Ohio Governor John Kasich is the first presidential candidate to visit Long Island ahead of the New York Republican primary on April 19. He made two appearances, one at Hofstra University and another in Huntington.

Kasich answered numerous questions ranging from women’s health to higher education and gun control. He also responded to a comment about his lack of coverage by media outlets.

“How can you claim to be a candidate for women and families when you defunded Planned Parenthood in Ohio, your home state,” asked a Hofstra student attending the event.

I think the organization has discredited itself,” Kasich said in response, “We’re not going to reduce funding for women’s health, there’s no way we’re going to do that. We’re going to have other entities like hospitals where people can go and get what they want.”

Kasich continued by citing his increase in Ohio’s Medicaid program, which he states increased the number of women receiving health coverage by 300,000.

Last month, the Ohio legislature sent a bill to Kasich’s desk that would slash Planned Parenthood funding by $1.3 million dollars. Kasich is expected to sign the bill into law.

Another student asked Kasich about his plans for higher education. “We have a lot of students here and a huge concern. Obviously most of us will have these loans for most of our lives and the majority of us, I’m assuming, have loans right now. How do you plan, if you become president, to alleviate some of these loans?”

Kasich started his response by saying, “I asked your president what it costs to go here,” which drew chuckles from the students in the audience. The tuition at Hofstra is $39,400 per year before room, board and other expenses are factored in, according to the University’s website.

Kasich outlined three ways in which he plans to change how America looks at higher education. He started out by saying that encouraging students to spend their first two years at a community college before transferring would drastically cut their college expenses. . Kasich used Michigan as an example. In the state, community college tuition costs $6,000 for two years and all credits transfer to other state schools.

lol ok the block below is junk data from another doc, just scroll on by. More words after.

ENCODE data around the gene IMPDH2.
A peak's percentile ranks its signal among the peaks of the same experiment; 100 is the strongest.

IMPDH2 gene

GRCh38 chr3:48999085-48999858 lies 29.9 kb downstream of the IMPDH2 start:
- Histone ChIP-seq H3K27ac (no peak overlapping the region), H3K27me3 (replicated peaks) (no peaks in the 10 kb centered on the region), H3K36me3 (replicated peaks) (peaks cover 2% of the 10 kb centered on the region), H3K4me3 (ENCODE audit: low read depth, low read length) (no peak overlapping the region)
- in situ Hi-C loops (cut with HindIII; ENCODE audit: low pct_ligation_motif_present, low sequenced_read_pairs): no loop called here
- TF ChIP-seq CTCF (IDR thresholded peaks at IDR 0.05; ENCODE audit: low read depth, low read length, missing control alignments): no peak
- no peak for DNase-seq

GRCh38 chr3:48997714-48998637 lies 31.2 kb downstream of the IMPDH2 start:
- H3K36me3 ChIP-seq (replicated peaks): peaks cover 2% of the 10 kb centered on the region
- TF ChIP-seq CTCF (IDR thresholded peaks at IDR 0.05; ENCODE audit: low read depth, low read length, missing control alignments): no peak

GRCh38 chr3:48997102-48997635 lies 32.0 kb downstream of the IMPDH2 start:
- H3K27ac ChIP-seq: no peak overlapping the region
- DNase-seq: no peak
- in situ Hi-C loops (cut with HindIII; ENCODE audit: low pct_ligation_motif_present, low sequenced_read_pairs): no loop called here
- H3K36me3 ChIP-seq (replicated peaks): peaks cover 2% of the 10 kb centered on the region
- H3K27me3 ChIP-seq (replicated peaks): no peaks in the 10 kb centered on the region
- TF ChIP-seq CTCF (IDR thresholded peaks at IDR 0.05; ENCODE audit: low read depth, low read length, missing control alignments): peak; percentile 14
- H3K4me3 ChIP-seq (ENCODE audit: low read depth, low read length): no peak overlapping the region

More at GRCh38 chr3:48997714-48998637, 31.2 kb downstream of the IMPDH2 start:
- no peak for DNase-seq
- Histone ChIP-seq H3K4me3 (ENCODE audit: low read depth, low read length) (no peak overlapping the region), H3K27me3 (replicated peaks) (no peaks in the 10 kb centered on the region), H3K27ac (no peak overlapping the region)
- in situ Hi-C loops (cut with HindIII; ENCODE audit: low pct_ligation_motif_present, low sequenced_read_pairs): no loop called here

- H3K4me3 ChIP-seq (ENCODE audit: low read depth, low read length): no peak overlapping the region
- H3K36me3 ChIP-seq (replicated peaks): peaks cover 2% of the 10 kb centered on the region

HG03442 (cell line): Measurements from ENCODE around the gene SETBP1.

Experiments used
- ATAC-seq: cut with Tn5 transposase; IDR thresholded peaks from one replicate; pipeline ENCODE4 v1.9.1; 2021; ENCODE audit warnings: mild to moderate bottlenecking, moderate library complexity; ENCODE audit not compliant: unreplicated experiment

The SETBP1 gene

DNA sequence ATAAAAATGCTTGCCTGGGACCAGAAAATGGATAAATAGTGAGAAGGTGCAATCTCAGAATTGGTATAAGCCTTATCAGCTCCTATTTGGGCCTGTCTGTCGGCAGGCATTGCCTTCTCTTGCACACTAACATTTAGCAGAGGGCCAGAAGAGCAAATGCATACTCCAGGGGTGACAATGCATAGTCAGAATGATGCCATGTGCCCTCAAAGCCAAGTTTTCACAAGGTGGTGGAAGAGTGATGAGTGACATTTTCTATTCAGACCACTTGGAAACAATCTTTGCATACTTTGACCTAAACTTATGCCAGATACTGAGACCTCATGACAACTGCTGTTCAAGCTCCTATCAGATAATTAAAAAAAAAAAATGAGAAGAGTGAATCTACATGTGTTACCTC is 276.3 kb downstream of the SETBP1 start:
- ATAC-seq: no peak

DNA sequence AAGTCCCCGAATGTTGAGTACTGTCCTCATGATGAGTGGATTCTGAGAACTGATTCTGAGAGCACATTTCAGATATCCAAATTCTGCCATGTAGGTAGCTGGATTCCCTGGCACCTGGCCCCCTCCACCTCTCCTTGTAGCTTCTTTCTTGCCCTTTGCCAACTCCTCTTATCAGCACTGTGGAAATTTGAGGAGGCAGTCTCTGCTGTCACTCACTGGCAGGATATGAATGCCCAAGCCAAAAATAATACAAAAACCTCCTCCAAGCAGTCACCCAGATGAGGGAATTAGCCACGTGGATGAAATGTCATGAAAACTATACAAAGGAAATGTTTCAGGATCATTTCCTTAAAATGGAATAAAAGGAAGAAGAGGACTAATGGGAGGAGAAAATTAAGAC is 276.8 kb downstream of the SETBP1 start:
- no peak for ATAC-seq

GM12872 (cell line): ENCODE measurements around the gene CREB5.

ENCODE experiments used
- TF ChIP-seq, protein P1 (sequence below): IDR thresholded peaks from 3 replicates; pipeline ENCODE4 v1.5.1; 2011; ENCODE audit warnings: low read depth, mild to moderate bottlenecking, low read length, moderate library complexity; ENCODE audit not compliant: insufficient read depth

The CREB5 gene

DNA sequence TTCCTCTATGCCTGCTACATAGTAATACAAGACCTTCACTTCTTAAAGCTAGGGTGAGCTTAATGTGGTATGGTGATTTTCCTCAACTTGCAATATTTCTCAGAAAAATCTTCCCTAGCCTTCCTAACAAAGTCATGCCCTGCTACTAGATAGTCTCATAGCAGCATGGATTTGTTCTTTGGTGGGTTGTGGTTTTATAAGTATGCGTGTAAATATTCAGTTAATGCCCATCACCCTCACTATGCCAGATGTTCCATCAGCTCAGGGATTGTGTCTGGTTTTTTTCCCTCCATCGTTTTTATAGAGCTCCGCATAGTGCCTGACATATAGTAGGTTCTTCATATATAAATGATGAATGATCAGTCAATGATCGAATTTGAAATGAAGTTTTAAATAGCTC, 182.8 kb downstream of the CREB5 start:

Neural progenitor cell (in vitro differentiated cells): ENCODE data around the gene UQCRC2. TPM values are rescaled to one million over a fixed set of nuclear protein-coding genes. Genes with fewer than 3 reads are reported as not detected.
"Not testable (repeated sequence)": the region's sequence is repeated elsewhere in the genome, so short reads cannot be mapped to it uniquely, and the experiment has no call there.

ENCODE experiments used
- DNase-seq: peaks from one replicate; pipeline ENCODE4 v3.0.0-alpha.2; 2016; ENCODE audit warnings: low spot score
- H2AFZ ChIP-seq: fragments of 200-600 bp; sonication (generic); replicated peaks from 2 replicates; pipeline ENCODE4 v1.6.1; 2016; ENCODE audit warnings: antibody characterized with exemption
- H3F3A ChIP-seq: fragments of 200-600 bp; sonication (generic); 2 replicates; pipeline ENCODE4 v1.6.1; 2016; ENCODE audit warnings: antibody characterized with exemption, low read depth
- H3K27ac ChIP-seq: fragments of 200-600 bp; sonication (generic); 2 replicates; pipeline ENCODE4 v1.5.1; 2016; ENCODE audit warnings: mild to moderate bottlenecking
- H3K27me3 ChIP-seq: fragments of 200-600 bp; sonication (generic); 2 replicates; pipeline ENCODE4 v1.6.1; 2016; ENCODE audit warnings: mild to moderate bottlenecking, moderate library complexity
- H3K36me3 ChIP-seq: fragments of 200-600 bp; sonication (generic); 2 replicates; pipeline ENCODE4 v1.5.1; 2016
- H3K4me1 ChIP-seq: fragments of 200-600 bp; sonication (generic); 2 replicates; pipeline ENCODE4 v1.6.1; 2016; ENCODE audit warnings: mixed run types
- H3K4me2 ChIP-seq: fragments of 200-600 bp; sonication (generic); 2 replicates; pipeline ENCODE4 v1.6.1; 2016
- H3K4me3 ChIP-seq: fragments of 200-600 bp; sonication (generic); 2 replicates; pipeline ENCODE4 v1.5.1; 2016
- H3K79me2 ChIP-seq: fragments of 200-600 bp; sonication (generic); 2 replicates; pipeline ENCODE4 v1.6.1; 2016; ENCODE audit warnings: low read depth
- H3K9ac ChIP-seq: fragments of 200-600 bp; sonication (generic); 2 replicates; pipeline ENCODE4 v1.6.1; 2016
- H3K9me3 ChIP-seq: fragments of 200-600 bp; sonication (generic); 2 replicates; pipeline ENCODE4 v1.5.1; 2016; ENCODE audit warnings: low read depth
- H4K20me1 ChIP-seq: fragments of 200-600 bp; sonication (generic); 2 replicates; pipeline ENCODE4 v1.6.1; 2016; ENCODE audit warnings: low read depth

His other points had to do with how high schoolers are prepared for college. He wants to increase funding for College Credit Plus Programs, such as the Advanced Placement program., that allow students to earn college credit while in high school.

“We have a lot of students going to college and taking remedial math and English classes and paying for those as part of their tuition,” Kasich added, “We need to have a nationwide online opportunity to remediate those courses before you get out of high school and before you go to college, so you’re not paying for eleventh grade math in college.”

Kasich also added that students should be able to restructure their loans so they aren’t paying interest rates that aren’t in line with today’s market. He added that he wants schools to rethink their priorities to help control costs.

“I don’t want the four year schools to kill themselves. They need to reform,” Kasich said

Kasich also responded to calls from Republican frontrunner Donald Trump for him to drop out of the race.

“I thought we got out of the sandbox years ago,” Kasich said after referencing Trump’s calls to get out of the race for “taking his votes away.”

After a question about the media coverage disparity between Kasich and the other candidates, notably Trump, Kasich referenced his time at Fox News when he hosted the show Heartland with John Kasich and filled in as a guest host on the O’Reilly Factor for almost nine years. Kasich pointed out that the media looks to cover stories that will draw higher ratings.

“I’m not saying wacky things out here, I’m saying things that will fix the country and you know what that is,” Kasich asked. “Boring. So I’ve been working in the ‘boring’ lane because that’s how you fix the country, because the other things don’t help.”

“But do you know what’s so funny? I’ve survived. I’ve had the least amount of money, least amount of coverage and I’m still standing here. I’ve received over thirty newspaper endorsements, including the New York Times, but it hasn’t moved the needle. The media environment is changing.”

Kasich was correct when he referenced having the least amount of money and coverage among the three remaining Republican candidates.Trump has been mentioned in the media more than 400,000 times since declaring his candidacy for president, according to data compiled by the Atlantic; Kasich has been mentioned just under 35,000 times.

And according to a study put together by The Times, Trump has received $1.8 billion in free advertising from news coverage, while Kasich has only received $38 million dollars worth of free advertising from news coverage. During this primary season, Trump has so far received 50 times more media coverage than Kasich.

Right now, Kasich’s only path to the nomination is by trying to force a brokered convention. If frontrunner Trump doesn’t get 1,237 delegates, half of the delegate pool plus one, then he is not guaranteed the Republican nomination, and other candidates can be voted on and chosen in the July convention. Kasich hopes that by forcing a brokered convention, delegates would choose him as the nominee.

Although in an underdog position, Kasich was optimistic about his chances in New York in the upcoming primaries, “Somebody asked me about New York values. Apparently if you said it like Cruz, it’s really bad,” Kasich said, “I love New York. I went over to Queens and I think I’ll do really well here because I’ll overcome that picture of me eating Pizza with a fork!